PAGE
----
Garlic is now in stock at Bath Garden Center, and perfect planting weather is just around the corner! Our stock is limited, so if you want options, now is the time to shop! We have also put together a guide to planting garlic here in Northern Colorado, so if you have never grown your own garlic or need a little refresher, read on!
Different Types of Garlic
First of all, know that there are three types of garlic: softneck, hardneck and elephant. Depending on where you live, one variety may grow better than another. Learn more about the different varieties below!
Hardneck Garlic Varieties
As the name suggests, hardneck varieties do better in harsh, northern climates like Colorado.
Softneck Garlic Varieties
Softneck varieties have a longer shelf life and are what you’re used to seeing in chain grocery stores. While they have a longer shelf life, they grow better in more mild climates.
Elephant Garlic Varieties
Elephant Garlic variety is the biggest, as you may have guessed by the name. While being the largest variety of garlic, it has the most mild flavor.
How to Plant and Grow Your Own Garlic
When to Plant Your Garlic
Plant garlic before the first hard freeze. In Northern Colorado, it is generally recommended to have your garlic in the ground around October 1st, though that is not a hard and fast deadline. Garlic needs a period of cold weather for 4-8 weeks, which is why it is often planted just before winter. Planting near the beginning of October will give the cloves a chance to develop roots, and then in early spring they will begin to grow foliage as the ground begins to warm.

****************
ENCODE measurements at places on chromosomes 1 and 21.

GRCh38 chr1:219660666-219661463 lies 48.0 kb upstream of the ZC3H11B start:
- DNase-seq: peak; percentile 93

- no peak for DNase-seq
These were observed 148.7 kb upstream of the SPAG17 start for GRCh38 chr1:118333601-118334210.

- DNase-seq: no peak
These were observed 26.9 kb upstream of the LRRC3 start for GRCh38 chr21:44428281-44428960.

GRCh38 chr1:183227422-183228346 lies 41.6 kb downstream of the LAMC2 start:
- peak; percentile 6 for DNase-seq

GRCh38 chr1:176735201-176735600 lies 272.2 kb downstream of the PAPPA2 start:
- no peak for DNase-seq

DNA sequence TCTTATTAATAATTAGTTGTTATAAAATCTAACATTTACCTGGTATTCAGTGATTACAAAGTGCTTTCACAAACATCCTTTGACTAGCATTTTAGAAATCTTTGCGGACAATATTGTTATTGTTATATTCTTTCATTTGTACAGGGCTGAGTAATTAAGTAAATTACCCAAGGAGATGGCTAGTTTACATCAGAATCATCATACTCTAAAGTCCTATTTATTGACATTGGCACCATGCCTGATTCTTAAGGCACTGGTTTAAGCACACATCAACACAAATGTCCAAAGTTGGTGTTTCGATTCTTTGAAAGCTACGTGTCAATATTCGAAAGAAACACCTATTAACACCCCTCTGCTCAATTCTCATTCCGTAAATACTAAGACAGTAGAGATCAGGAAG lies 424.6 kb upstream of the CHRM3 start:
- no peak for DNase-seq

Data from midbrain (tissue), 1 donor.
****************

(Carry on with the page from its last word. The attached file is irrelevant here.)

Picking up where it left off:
How to Plant Your Garlic
Amend the soil with organic compost so the soil remains un-compacted throughout the winter and following summer. This is important so that the garlic will be able to penetrate the soil when it begins to produce foliage in the spring.
Break the bulb into cloves and plant six inches apart in rows. Space your rows eight inches apart to give your garlic enough room to grow. Plant your cloves of garlic 1-2 inches deep and lightly pat the soil down around the area. Make sure to plant your garlic cloves pointy end up! If you examine your clove, you will be able to see the blunt end where the roots will develop and the pointy end where the foliage will grow.
Every different variety may have slightly different planting instructions, so read what is on your package to make sure that you have the proper spacing for your variety of choice!
How to Water Your Garlic
If the ground is dry when you plant your garlic cloves, give them a light watering after planting. You can also always soak the area you intend to plant a day before to make sure the ground is saturated and ready for planting. Winter watering may be necessary if it is a light winter in terms of snow. This can be difficult to judge as there is no visible foliage to assess. A good way to know if you should winter water is if there is no snow on the ground and if the weather is above 40 degrees. Watering under these conditions will make sure your garlic gets the moisture it needs without turning it into an ice cube. If the weather is warm but there is still snow on the ground, your garlic is getting the water it needs and does not need additional watering.
When to Harvest Your Garlic
Come spring, you will start to see a bit of green push its way up through the dirt. This bit of green will turn into stalks of green foliage ranging anywhere from 5-25 inches tall. It may be hard to wait all spring and through the summer, but garlic is generally not ready to be harvested until fall. You will know your garlic is ready to harvest after the green tops have flowered. Once the flower dies, you have around two weeks to harvest.
Fun Fact About Harvesting Garlic
As your garlic continues to grow and mature in your garden, you will begin to notice a stalk growing from the bulb amidst all the other foliage of the plant. This stalk, called a scape, will eventually bloom once your garlic plant reaches maturity. What many people don't know is that inside the "bud" at the end of this stalk is a sort of "mini" garlic clove that is packed full of flavor. Harvest your scapes before they bloom for some wonderfully pungent, early-season garlic!